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Tuesday, February 19, 2019
BUENOS AIRES, May 30 2005 (IPS) - The first operating licence ever granted by the Argentine government to an indigenous community radio station is being hailed as a major step forward in giving a voice to this sector of the population, while posing formidable challenges.
The FM radio station, which has been operating without a licence for six years and has yet to be given a name, is run by the Mapuche Indian community of Linares, made up of around 700 members and located in the municipality of Aucapán, in the southern province of Neuquén.
According to the 2001 census, close to four percent of Argentina’s population of 37 million are indigenous people, who belong to various ethnic groups spread throughout the country, but who share many of the same problems: land ownership struggles, unemployment, poverty, marginalisation, and the erosion of their ancestral cultural identity.
"This radio station is very useful in terms of our daily lives, and will also help to raise greater awareness of our land claims and the problems we face," said Víctor Altimán, the "lonko" (political leader) of the Linares community, in a telephone interview from Neuquén.
There are two programmes on the air so far, and like the station itself, they do not yet have names. "We’re somewhat disorganised," apologised Eugenio Linares, one of the station’s technical operators.
"For the moment, what we want more than anything is for people to listen to us," he added, which is why all of the broadcasting is in Spanish, at least for now.
One of the two shows is a general interest programme that focuses on the main problems and concerns facing the Mapuche community, including land ownership conflicts, unemployment, alcoholism and women’s issues.
The station also plays an important community service role – especially crucial in the winter, which brings bitterly cold temperatures. Aucapán is situated in the foothills of the Andes mountains, and has no electrical power or telephone service, which makes the radio an invaluable means of communication for the local residents.
The other programme is a two-hour newscast featuring local, national and international news, with an emphasis on current events in Latin America. Linares told IPS that one of their goals for the future is to connect with networks of indigenous correspondents in northwestern and northeastern Argentina, although this will require a greater investment.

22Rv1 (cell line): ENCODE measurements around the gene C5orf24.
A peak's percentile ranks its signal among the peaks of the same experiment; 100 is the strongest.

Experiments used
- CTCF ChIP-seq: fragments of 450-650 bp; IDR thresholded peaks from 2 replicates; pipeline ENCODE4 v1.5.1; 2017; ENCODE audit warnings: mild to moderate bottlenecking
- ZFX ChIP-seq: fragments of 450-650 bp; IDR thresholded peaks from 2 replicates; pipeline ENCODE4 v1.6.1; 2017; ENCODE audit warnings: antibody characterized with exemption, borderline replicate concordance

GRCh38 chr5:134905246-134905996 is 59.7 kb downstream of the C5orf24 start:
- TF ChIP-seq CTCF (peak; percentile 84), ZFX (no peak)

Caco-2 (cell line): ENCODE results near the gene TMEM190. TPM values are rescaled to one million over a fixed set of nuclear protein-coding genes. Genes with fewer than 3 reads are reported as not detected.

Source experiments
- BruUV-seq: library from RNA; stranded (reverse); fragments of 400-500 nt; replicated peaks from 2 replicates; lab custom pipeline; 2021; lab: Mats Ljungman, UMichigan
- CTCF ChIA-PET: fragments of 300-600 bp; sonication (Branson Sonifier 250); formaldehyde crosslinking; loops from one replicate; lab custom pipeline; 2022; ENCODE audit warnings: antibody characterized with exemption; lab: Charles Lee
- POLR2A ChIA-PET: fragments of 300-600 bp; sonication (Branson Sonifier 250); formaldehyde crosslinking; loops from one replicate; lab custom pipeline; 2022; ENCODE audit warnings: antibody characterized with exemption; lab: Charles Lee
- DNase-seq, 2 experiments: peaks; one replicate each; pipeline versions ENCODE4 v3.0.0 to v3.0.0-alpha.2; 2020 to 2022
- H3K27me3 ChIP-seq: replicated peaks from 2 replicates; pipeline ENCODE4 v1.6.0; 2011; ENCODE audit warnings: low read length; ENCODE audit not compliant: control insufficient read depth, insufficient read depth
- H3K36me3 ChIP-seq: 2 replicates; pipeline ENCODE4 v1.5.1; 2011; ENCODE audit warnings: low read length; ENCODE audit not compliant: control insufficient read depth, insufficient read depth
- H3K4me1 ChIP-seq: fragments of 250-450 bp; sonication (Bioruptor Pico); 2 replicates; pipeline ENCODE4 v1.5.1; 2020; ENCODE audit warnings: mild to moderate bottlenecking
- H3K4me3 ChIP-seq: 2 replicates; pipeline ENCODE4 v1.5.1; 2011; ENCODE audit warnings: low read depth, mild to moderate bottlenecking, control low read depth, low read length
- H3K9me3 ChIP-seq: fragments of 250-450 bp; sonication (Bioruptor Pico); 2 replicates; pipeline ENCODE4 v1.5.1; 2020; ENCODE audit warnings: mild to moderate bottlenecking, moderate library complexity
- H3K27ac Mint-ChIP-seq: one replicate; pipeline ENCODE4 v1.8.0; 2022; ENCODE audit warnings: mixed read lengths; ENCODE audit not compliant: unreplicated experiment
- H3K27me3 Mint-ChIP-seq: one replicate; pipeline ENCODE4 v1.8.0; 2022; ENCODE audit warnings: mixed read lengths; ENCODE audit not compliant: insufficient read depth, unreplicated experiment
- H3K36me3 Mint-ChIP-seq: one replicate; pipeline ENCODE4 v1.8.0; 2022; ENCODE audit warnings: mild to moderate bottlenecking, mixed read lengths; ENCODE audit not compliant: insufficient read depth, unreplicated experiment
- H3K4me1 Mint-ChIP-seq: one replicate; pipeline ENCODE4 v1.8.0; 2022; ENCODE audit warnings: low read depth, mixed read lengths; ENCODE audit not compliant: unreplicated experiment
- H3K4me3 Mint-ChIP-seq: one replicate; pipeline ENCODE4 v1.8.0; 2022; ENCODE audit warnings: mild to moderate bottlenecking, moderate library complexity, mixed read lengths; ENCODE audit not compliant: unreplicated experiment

The equipment for the station was donated by the Italian non-governmental organisation Ricerca e Cooperazione, with the support of the Italian Foreign Ministry. For its part, the Argentina Community Radio Forum (FARCO) provided training courses.
Although Argentine broadcasting regulations prohibit radio station ownership by non-profit organisations, the Federal Broadcasting Commission (COMFER), the state agency that issues operating permits, modified the rules to make the Mapuche initiative possible.
COMFER plans to grant another eight licences to indigenous communities in the coming months, to aid in the dissemination of local aboriginal culture, particularly in border regions, where people often tune in stations from neighbouring countries.
Nevertheless, radio host Roberto Arias, a FARCO member who took part in the training of the new station’s staff, noted that official sanctioning by COMFER is not enough to guarantee the success of the project.
"Indigenous radio stations will soon be a reality throughout the country, but unless they can achieve visibility, these projects are doomed to an early death," he told IPS.
Over the course of almost a year and a half, Arias travelled to Aucapán once a week to train the Mapuche radio crew.
Most of the station’s 15 staff members had previous radio experience on school and community stations, but their knowledge and skills were limited to producing programmes, not running a whole radio station.
"The most difficult part is the administration of the station, getting it up and running and creating visibility," explained Arias.
The new station has already managed to gain support from local municipal governments, which will be purchasing air time for official advertising.
Because the nearest business is 40 km away, private commercial advertising is not a viable option for financing the station, which in any event is run with volunteer labour.
"COMFER may continue granting radio licences for the Mocovi Indians in the Chaco region and the Wichi community in Salta (both in northern Argentina), but without visibility, the survival of these stations, and of the project as a whole, cannot be guaranteed," Arias concluded.
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